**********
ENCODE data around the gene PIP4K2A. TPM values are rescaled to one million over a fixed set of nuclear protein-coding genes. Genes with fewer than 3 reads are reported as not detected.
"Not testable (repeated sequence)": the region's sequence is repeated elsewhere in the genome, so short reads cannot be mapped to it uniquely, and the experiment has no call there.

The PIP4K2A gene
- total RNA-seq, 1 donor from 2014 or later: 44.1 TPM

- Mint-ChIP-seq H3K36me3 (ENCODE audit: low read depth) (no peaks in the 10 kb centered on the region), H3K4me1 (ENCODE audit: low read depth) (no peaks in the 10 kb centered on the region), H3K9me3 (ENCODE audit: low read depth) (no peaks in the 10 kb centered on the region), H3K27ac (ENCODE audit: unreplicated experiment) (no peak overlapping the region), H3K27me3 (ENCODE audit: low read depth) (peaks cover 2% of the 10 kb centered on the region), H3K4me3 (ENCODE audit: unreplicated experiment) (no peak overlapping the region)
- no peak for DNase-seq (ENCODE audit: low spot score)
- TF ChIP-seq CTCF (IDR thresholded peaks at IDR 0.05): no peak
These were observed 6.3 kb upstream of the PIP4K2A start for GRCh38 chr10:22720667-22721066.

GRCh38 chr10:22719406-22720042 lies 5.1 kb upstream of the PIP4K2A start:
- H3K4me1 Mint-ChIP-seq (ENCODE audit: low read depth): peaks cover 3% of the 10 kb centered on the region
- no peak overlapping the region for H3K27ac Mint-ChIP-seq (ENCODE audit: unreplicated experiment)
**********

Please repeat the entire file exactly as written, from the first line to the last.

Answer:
ENCODE data around the gene PIP4K2A. TPM values are rescaled to one million over a fixed set of nuclear protein-coding genes. Genes with fewer than 3 reads are reported as not detected.
"Not testable (repeated sequence)": the region's sequence is repeated elsewhere in the genome, so short reads cannot be mapped to it uniquely, and the experiment has no call there.

The PIP4K2A gene
- total RNA-seq, 1 donor from 2014 or later: 44.1 TPM

- Mint-ChIP-seq H3K36me3 (ENCODE audit: low read depth) (no peaks in the 10 kb centered on the region), H3K4me1 (ENCODE audit: low read depth) (no peaks in the 10 kb centered on the region), H3K9me3 (ENCODE audit: low read depth) (no peaks in the 10 kb centered on the region), H3K27ac (ENCODE audit: unreplicated experiment) (no peak overlapping the region), H3K27me3 (ENCODE audit: low read depth) (peaks cover 2% of the 10 kb centered on the region), H3K4me3 (ENCODE audit: unreplicated experiment) (no peak overlapping the region)
- no peak for DNase-seq (ENCODE audit: low spot score)
- TF ChIP-seq CTCF (IDR thresholded peaks at IDR 0.05): no peak
These were observed 6.3 kb upstream of the PIP4K2A start for GRCh38 chr10:22720667-22721066.

GRCh38 chr10:22719406-22720042 lies 5.1 kb upstream of the PIP4K2A start:
- H3K4me1 Mint-ChIP-seq (ENCODE audit: low read depth): peaks cover 3% of the 10 kb centered on the region
- no peak overlapping the region for H3K27ac Mint-ChIP-seq (ENCODE audit: unreplicated experiment)